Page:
In case 1, the patient was diagnosed with lumbar discogenic pain status post–L5 laminectomy, left L4–5 nerve root decompression, and right L5–S1 nerve root decompression. The incidence of recurrent disk herniation after discectomy ranges from 2% to 18%. [28] High-velocity, low-amplitude manipulation has been shown to be a nonoperative treatment option for lumbar radiculopathy secondary to a herniated disk [29] and for chronic lumbar discogenic pain with radiculopathy postmicrodiscectomy. [14] Unfortunately, this patient was not able to tolerate the procedure, as each attempt at HVLA spinal manipulation resulted in peripheralization of his complaint. It has been reported that movements/positions causing peripheralization of a patient’s symptoms are contraindicated, whereas movements/positions that centralize symptoms are appropriate. [30, 31] Therefore, he was treated with flexion-distraction mobilization, which has been found to decrease intradiscal pressure, [32] and end-range loading consistent with his directional preference. [33]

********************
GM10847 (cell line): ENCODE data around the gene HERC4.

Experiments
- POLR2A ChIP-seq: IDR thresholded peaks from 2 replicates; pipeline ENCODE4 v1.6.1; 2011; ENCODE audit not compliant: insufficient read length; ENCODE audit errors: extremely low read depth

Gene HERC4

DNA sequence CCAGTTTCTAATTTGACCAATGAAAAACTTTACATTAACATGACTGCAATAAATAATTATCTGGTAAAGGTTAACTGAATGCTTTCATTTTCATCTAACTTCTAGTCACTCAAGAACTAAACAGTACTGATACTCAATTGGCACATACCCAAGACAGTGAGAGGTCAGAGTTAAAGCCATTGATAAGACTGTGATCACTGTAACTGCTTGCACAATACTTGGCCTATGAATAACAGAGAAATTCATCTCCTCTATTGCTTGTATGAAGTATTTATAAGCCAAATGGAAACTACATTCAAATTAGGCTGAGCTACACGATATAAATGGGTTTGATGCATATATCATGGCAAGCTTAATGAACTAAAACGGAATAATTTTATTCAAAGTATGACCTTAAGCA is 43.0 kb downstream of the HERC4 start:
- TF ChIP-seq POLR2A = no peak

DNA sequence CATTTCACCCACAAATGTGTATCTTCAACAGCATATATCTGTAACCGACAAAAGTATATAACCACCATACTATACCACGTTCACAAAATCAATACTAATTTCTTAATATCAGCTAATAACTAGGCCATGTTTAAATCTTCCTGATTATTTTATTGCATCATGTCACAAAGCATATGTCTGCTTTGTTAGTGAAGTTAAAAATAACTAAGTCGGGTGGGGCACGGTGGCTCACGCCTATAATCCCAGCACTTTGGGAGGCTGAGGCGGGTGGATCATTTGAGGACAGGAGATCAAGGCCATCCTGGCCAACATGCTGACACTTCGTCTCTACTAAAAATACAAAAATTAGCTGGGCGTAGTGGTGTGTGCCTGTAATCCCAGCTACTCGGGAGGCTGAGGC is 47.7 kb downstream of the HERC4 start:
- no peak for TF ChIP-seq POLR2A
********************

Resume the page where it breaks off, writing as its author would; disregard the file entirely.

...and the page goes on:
In case 2, the patient presented with chronic neck pain post–cervical and thoracic fusion. Chronic neck pain post–cervical spine fusion is common and may be attributed to numerous factors including surgery at the wrong level, insufficient removal of herniated or degenerative tissues, unrecognized second disk herniation, recurrence of herniation, unrecognized displaced sequestration, new disk herniation at a different level, epidural fibrosis/local arachnoiditis, or symptomatic arthritis of the posterior joints. [34] Additionally, in the untreated adjacent levels, increased motion and elevated intradiscal pressures have been associated with an increased risk of adjacent level syndrome, [35] believed to be the cause of 25% of post–cervical fusion pain. [36] Moreover, current evidence suggests that the zygoapophyseal joint is the most common cause of posttraumatic chronic neck pain. [37] The patient’s symptoms were believed to be facetogenic in nature. Subsequently, he was treated with HVLA manipulation to the cervical and thoracic spine, as he tolerated facet loading and premanipulative positioning without increased pain or radiation distally. He reported subjective benefit and functional gain posttreatment without the presence of adverse effect. To our knowledge, this is the first reported case of cervical spine HVLA manipulation post–cervical spine fusion.